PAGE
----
The inspiration for this article was drawn from my own experiences with people, in Bangladesh. Seeing their actions, reactions and words taught me much more about behavioral analysis and behavior than just reading any theory. Having studied people, I then began digging around for already existing knowledge on the aspect of “human networks” or “social networks” (not the online networks).
Disclaimer: I did not study any anthropology or sociology.
A report was released around two months ago that outlined how a network in America was trying to influence the way Americans perceived Islam and Muslims. I haven’t been able to go through the entire report but read about it from various sites, here’s one of them.
The report fascinates me, not because it is just outlining something of political significance, it is actually showing something of social significance. It shows the effect of “human networking” in propagating information and influence.
It outlines how well-funded groups give funds to a selection of think-tanks that then use the funds to promote certain ideas. That’s how think-tanks operate. That’s not how people in society operate nor is it how information flows. It is not money that pushes the information. In a society, the function of money is performed by “privilege”. That privilege can come from many different sources. Wealth, successful business owner, big name corporate managerial player, educational institution attachment, philanthropy, sports, etc.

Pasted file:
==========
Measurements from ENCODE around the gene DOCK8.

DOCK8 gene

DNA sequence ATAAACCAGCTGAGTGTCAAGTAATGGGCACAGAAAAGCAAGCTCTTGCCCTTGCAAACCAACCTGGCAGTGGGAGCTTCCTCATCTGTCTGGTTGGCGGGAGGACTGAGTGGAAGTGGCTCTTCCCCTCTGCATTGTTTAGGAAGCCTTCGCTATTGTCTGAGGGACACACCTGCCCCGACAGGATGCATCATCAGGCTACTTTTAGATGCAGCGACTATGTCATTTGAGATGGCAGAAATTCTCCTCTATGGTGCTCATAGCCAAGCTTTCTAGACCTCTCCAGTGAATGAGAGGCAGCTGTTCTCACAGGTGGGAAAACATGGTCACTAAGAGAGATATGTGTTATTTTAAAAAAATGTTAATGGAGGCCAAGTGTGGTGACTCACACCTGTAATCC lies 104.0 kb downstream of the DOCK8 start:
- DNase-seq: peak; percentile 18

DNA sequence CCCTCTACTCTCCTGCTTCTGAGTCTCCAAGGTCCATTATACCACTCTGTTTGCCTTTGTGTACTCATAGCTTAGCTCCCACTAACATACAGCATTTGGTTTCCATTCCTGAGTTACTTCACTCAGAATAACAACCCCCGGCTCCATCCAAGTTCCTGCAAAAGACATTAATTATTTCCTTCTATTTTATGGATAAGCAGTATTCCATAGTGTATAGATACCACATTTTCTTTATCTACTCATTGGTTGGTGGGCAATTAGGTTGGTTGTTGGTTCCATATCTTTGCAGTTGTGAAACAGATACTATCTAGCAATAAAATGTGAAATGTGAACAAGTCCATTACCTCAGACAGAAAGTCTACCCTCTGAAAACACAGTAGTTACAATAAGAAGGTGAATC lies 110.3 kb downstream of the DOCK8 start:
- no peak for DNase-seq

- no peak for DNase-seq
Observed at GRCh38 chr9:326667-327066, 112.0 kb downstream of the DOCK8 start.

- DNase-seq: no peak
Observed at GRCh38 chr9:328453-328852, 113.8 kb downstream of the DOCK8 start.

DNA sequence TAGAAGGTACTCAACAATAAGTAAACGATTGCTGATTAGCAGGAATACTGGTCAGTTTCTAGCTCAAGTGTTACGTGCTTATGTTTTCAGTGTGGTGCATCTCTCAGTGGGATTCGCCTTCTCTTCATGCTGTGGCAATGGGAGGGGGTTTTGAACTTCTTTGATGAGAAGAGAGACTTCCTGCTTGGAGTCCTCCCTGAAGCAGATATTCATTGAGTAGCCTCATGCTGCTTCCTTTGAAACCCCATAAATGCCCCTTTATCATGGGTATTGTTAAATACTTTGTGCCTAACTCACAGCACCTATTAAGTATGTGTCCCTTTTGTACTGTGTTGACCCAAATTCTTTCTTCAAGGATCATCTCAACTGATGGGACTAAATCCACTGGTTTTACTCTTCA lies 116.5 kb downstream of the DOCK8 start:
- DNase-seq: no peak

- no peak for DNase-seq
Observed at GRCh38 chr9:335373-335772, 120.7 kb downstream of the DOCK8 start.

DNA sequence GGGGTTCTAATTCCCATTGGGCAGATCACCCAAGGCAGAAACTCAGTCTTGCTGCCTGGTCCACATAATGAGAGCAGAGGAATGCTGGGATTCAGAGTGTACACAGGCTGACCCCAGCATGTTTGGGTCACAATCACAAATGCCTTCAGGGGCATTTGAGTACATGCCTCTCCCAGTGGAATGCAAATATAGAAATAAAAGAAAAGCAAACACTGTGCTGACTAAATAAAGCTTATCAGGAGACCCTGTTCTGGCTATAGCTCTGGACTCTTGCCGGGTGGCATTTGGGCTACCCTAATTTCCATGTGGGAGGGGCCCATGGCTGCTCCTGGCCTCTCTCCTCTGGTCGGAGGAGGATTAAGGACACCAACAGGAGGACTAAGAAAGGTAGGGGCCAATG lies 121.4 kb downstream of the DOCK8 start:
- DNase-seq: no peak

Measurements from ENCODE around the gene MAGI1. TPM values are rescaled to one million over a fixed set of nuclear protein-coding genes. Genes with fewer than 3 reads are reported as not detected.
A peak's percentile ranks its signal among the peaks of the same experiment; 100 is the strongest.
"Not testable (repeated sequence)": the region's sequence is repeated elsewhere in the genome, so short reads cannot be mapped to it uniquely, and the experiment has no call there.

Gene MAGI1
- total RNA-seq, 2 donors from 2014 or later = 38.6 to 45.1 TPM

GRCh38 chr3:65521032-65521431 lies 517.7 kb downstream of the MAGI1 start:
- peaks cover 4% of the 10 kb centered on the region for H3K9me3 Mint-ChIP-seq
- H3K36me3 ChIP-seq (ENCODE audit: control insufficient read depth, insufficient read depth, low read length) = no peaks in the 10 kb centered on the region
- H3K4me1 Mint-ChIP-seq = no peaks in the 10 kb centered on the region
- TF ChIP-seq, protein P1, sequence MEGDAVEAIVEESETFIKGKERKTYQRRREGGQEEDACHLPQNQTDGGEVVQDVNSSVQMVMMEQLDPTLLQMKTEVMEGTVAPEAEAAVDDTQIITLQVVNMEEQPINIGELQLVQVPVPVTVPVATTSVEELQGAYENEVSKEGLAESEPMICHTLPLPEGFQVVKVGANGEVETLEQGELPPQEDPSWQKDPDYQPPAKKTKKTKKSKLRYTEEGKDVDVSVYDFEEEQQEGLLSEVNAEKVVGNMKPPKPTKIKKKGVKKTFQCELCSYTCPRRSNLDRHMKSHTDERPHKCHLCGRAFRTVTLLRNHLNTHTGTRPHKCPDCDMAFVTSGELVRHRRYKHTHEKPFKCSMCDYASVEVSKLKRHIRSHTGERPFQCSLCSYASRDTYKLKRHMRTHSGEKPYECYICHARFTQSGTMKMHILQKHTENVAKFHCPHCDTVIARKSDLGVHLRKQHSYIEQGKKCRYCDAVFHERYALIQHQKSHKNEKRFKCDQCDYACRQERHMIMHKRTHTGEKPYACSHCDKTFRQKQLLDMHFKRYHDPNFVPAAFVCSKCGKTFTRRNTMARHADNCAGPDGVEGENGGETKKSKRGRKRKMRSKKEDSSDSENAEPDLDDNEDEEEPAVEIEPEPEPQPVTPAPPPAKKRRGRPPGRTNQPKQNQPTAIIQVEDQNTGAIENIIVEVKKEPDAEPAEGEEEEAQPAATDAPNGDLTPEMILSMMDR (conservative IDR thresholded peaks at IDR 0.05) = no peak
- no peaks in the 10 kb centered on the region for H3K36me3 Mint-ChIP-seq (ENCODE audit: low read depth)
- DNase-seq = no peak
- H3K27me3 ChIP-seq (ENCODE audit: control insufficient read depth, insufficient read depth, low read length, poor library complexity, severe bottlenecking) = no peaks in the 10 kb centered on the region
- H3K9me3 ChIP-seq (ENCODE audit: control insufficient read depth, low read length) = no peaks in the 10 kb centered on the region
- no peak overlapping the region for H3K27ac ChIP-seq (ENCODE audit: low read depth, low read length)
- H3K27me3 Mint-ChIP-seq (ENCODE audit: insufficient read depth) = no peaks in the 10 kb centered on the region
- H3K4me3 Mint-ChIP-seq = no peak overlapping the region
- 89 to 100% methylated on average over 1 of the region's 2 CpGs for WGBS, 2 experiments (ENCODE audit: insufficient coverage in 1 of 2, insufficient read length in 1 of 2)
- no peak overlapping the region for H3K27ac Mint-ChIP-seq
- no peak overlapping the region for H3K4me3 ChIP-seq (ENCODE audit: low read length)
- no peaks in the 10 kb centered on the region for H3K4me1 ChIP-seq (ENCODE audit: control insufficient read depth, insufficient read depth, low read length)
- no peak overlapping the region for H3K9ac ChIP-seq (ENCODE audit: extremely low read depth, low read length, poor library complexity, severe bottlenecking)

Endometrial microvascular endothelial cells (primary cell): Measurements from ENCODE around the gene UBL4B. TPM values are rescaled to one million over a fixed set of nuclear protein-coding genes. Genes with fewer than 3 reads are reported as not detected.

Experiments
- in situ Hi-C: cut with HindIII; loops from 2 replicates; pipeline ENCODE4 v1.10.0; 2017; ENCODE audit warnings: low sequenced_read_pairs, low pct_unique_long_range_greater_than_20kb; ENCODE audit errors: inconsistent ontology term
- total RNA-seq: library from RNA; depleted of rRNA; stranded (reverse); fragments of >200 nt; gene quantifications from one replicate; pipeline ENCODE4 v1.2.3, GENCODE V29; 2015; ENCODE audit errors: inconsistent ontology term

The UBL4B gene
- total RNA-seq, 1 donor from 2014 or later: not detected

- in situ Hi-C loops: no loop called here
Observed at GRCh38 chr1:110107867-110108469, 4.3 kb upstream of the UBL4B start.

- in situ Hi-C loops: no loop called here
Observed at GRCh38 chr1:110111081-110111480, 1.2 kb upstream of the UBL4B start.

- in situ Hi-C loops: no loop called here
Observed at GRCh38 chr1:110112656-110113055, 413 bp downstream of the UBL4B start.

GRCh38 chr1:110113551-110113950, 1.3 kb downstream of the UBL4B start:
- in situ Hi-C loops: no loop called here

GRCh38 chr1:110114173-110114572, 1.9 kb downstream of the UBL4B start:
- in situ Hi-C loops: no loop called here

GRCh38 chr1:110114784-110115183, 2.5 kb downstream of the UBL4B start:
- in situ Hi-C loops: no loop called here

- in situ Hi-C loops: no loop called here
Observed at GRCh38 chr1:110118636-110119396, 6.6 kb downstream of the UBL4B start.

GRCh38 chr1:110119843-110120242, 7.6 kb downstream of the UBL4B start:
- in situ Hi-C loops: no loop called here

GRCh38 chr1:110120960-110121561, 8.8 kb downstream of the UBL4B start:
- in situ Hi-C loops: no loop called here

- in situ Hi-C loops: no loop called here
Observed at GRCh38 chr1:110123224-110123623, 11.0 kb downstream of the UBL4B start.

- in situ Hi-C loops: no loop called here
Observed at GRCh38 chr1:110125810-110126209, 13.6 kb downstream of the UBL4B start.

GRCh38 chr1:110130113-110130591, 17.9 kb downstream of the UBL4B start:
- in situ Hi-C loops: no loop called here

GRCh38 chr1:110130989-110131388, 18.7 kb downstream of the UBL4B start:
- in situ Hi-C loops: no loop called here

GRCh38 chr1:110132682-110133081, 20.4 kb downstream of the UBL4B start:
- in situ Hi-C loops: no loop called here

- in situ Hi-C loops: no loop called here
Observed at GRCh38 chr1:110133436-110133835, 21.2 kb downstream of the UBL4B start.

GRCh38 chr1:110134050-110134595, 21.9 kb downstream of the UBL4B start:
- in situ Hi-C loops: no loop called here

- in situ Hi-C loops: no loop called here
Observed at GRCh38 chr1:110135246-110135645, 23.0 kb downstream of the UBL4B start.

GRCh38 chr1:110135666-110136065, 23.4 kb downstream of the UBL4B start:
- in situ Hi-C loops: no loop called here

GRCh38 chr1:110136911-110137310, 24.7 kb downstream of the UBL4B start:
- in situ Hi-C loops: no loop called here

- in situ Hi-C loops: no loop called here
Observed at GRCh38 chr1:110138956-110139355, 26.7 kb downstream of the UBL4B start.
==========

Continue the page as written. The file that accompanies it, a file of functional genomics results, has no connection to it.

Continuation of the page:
Take the case of Bill Gates or Steve Jobs. Anything they have said is lapped up by millions around the globe. That is because their sphere of influence extends to the whole globe, their business products touched billions of lives and they are hence able to influence the thinking of millions. There are smaller players in a society though. People whose circle of influence does not extend far beyond those they directly impact.
Not everyone has the same influence in all matters. Bill Gates having an opinion about the tactics used by his favorite American football team will have a very different effect to an opinion on business strategy or human resource management.
Interesting effect to note is that the larger the sphere of influence, the more clearly defined are the borders of influence. A person who is famous as, say, a philanthropist, having an opinion on some topic related to the national economy will be met with stronger support or opposition from the economists, and even people in general. This can only happen because people have a clear idea in their head about the person’s specialty.
The case of a person whose sphere of influence is smaller is different, and it is dangerous because of that difference. For people with a much smaller sphere of influence, they are able to influence another person more deeply than one with a wider sphere of influence. A likely reason for this effect could be the proximity to the center of influence. This allows local personalities to affect the lives of their followers in ways other than the immediate specialty of the “semi-famous person”.
This is where the danger lies. A semi-famous person easily ends up with an over-inflated sense of importance and self-worth, therefore is most likely to easily “over reach” in exercising their influence in areas that are not their specialty. The end result is almost never good. What else is to be expected of faking expertise or knowledge or even know-how?
Shouldn’t those having a wider sphere of influence be more effective? Not always. That is because their statements are under more intense scrutiny. Those who have a smaller sphere of influence often get away with saying incorrect things, even outright lies, because their words are not inspected that critically.
Therefore people should not consider another’s words or deeds above scrutiny.